Rewards — 75

This post is part of Project: Inception, written ~8 years ago. It has been untouched from its original, pseudonymous, form. It is also part of the larger “farewell” tour and countdown as I turn-off this blog and head to the metaverse where I will live out the rest of my wonderful days. I hope to see you there!


The typical reward-based systems that seem to motivate most folks on the planet do not really affect me much at all. Things like money and power and position seem to rank pretty high on the list of must-haves for go-getters in the professional world and although I enjoy being recognized (or at least not ostracized) like everyone else I don’t find that these things provide the motivation that  most others submit themselves to.

I am moved to do certain things out of compulsion – some things, like my obsessions, I simply cannot explain. Why would any sane person want to spend so much time doing the things that I do, the things that many autistics choose to do with their time? An aspie creative is motivated to do the thing because that very thing is the reward, in and of itself. I have often had much trouble communicating this as well as trying to understand why others do not see it in this way.

Building a small application that takes images via your mobile device, adds a filter, and then posts it to a website? Who would want to do that, especially knowing that it was going to take roughly 1,400 hours to complete (which is almost 9 months of solid full-time work) for zero pay? Nilch, nada. Oh, but that one seems so easy to tackle though as one could say He’s an entrepreneur and he hopes that someone will invest in him or buy him out for $1.0b dollars! Eh. Not really. I didn’t start because I wanted to cash out or be noticed – I wanted to build it because I wanted to build it. Plain and simple.

Perhaps that’s what makes aspies so darn special and unique is because we exemplify what social behaviorists and psychologists have come to realize about rewards, intrinsic motivation, and self-determination in our own behavior. What the two foremost leaders in experimental psychology, Edward Deci and Richard Ryan, have discovered is that motivation develops not from outside of us but from within us; it’s grounded in our most basic human need to develop our own skills (mastery) and capacities as well as to act on our own accord (sovereignty).

What they came to conclude, which is really neat, is that when the person is deeply engaged in their work, their most creative work, we feel connected to ourselves in the most intimate of ways and the person feels as if they are acting in accord with their own will and on behalf of the goals that we find meaningful and full of purpose. The most startling finding for the two? It was clear that rewards, such as prizes, money, and even the resulting career advancement were not only less effective but could actually diminish interest, feelings of engagement, and especially motivation.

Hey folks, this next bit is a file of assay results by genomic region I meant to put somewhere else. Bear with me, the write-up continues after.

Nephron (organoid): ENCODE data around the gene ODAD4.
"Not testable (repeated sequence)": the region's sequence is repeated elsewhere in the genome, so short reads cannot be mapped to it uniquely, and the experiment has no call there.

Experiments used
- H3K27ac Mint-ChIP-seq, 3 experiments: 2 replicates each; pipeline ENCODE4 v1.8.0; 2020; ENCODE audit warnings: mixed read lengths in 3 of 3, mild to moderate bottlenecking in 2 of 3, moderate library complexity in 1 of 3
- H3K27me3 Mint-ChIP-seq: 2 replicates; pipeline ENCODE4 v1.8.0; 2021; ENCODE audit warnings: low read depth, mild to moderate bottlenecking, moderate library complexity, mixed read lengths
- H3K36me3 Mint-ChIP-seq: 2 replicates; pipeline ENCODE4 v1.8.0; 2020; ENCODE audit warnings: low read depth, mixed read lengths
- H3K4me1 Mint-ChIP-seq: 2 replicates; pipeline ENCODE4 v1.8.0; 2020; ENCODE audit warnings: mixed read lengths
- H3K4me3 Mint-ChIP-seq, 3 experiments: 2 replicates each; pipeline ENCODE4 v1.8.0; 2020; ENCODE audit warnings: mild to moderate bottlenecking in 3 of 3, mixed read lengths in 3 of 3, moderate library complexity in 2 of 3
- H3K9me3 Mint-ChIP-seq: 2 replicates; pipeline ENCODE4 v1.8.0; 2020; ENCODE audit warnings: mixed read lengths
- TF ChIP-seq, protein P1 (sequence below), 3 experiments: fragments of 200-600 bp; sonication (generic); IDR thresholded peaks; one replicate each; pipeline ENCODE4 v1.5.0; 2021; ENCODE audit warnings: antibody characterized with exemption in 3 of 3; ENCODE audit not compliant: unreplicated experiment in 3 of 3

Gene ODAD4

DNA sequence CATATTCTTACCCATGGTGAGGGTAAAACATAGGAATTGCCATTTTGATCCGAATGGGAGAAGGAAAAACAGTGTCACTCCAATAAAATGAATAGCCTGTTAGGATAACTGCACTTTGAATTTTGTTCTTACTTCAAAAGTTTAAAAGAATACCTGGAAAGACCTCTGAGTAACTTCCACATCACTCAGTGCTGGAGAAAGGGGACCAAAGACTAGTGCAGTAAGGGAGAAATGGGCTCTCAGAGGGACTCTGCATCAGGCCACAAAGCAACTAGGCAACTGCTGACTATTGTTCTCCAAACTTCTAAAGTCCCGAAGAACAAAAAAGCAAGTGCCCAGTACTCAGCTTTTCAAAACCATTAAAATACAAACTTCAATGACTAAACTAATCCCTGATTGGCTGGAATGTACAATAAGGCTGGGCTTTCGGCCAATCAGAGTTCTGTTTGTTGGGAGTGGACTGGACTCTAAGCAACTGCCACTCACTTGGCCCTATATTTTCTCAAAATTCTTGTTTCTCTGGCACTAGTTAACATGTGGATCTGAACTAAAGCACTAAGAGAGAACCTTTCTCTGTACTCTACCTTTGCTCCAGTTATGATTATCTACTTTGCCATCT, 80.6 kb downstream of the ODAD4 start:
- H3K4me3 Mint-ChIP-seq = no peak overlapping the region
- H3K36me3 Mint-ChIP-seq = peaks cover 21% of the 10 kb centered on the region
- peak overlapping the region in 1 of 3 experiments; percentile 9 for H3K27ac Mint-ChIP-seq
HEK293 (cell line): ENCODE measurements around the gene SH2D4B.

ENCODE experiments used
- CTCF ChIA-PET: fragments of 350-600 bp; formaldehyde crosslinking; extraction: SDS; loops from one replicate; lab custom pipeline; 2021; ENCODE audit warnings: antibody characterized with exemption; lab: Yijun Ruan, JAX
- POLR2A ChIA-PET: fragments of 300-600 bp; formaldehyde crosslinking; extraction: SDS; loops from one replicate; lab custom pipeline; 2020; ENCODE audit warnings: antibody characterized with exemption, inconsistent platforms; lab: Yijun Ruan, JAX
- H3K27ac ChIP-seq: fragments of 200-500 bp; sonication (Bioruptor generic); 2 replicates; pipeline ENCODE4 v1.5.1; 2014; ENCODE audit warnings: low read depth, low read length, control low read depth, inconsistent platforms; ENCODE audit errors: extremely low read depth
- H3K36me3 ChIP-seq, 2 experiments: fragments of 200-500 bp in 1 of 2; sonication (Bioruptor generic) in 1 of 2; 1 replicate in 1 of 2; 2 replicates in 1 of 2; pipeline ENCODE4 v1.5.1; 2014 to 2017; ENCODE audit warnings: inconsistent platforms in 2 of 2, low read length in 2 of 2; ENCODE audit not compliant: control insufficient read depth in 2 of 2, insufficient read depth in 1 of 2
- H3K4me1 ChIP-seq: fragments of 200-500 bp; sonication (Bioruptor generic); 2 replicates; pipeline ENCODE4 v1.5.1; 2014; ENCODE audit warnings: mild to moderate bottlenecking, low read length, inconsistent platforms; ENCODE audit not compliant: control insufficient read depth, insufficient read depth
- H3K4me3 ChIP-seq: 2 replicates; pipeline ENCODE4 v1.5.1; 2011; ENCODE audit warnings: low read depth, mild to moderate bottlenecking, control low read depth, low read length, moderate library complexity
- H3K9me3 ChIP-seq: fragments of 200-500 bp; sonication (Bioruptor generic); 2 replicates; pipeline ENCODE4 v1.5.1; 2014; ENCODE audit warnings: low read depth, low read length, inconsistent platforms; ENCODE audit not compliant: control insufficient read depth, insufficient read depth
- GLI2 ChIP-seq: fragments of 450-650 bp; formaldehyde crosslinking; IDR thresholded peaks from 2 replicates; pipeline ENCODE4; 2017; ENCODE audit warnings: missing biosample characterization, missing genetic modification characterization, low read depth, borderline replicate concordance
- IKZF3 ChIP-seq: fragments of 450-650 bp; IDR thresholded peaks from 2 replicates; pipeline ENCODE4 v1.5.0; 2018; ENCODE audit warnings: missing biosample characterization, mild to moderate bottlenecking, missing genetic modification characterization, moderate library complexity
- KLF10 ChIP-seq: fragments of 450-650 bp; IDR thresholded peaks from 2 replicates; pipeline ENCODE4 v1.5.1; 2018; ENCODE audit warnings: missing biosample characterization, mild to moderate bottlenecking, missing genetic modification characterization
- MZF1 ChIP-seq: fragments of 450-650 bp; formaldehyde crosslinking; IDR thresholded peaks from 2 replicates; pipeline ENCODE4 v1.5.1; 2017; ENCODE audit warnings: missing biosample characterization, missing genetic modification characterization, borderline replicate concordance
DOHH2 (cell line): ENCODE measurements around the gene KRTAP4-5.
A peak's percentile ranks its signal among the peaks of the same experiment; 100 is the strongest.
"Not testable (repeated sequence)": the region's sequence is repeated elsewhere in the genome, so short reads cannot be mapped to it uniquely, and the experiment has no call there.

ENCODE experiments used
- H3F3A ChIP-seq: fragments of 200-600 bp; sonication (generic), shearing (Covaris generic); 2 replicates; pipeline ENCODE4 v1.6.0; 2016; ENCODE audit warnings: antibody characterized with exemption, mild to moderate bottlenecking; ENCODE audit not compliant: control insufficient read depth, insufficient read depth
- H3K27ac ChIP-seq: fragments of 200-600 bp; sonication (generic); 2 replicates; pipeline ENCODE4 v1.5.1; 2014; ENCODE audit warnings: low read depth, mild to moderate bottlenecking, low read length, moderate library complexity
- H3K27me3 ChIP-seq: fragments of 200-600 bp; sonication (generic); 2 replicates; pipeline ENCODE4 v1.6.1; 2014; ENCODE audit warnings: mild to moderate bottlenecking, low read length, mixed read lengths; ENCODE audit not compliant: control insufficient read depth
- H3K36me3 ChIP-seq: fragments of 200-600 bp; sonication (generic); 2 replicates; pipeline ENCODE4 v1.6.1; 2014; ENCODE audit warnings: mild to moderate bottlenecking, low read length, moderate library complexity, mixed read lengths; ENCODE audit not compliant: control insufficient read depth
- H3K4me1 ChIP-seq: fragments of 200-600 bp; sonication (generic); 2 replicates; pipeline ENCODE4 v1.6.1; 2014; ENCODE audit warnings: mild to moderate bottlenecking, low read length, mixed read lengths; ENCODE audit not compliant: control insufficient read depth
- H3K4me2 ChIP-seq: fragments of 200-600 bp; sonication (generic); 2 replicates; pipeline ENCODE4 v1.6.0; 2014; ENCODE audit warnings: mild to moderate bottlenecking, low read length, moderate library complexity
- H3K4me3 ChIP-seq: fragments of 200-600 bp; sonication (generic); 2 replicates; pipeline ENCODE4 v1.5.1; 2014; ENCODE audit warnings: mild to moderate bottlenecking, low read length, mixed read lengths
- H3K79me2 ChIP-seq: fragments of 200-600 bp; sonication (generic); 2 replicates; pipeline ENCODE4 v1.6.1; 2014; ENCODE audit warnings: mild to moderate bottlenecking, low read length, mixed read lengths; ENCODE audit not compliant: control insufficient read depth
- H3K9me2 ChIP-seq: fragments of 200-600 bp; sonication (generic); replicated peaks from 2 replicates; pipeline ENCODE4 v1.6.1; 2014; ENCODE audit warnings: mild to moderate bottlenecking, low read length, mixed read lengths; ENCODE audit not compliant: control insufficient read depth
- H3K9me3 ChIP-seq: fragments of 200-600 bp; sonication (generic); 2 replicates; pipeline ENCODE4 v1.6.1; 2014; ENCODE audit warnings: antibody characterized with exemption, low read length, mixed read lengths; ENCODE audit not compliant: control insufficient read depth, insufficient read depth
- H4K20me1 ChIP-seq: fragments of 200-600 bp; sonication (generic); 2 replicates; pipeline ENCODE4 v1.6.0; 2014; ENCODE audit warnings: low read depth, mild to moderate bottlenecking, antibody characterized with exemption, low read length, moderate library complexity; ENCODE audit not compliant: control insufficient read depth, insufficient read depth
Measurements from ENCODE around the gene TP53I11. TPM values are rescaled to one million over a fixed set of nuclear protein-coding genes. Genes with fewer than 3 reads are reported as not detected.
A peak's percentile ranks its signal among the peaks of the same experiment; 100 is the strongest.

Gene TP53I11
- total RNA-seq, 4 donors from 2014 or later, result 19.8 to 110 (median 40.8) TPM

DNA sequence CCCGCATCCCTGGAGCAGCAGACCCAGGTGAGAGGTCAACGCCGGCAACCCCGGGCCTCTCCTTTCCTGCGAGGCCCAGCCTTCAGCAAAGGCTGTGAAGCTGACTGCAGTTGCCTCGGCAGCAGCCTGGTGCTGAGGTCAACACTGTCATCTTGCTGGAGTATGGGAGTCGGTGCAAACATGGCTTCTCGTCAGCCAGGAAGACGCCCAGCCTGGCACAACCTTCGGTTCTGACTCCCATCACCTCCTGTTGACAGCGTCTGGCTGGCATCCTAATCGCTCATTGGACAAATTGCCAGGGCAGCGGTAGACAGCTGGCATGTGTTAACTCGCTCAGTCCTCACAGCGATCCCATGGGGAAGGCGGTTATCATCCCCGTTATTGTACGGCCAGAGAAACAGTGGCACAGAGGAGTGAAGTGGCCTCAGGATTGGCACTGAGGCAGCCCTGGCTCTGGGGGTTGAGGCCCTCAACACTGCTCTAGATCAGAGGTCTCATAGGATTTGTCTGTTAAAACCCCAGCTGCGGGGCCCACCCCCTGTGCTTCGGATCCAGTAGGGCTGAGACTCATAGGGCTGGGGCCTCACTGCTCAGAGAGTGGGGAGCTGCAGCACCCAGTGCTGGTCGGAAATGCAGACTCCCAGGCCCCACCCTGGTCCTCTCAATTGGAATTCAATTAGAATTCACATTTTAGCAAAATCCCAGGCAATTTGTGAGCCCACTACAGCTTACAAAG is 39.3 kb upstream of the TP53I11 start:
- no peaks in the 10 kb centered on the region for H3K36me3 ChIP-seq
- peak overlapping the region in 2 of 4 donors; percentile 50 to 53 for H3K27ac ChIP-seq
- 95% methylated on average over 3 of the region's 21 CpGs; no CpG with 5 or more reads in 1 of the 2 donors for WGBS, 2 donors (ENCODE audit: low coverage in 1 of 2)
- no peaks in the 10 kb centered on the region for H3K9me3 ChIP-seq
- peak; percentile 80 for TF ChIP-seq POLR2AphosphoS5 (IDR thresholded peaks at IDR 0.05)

I know that exact feeling. I have often baffled people, especially when I was being courted away from companies by recruiters from other businesses, that I would rather take a lower paying salary (sometimes a much lower salary) if I could be guaranteed the ability to do what I love with little disturbance as possible. Sometimes the gap of salary would warrant a literal demotion of the role so as to “fit” into their corporate structure.

But, we’re interested in hiring you for the Executive Vice President over Product Development at MySpace – that’s $220k plus incentives, bonuses and stock options! But you’re telling me you’d rather spend more time with the engineering teams and building software? Well, that sounds like more of a Senior Engineer III position which is only $135k plus incentives. [Insert long pause here.] That doesn’t really make a lot of sense and we’re not hiring you for that role.

The recruiter couldn’t have possibly understood – I wasn’t motivated by position or money or any prestige of working for a very well-known technology player in my field at the time. I wanted to build stuff and if this role didn’t allow me to do that then I had no interest in it whatsoever. Thankfully I turned that job down because it would have required me to spend far too much time with other people and having to manage them as well. I can barely manage what I at going to eat for the day – how can I managed an entire division’s roles and responsibilities, much less care about it in the first place?

What’s funny is that Daniel Pink, when pondering Deci’s research as well as doing his own, discovered that “those who are least motivated to pursue extrinsic rewards eventually receive them.” Imagine that. Those that are doing their greatest work and are hyper-focused on building great pieces of art with their work eventually receive the extrinsic rewards, as he calls them, like position, recognition, and the financial rewards of being amazing.

Go figure.

If you can learn from an aspie what it’s like to pursue one’s interest without regard to external factors then you will have gotten one step closer to being the best version of yourself, one that is not bound by man-made constructs of motivation and reward but one that is free to do great work simply because great work must be done. It is demanded of you and it is the reason that you exist.  No man (or woman) was created to just earn a salary and go home and watch Real Housewives of Beverly Hills – we were made for things so much greater.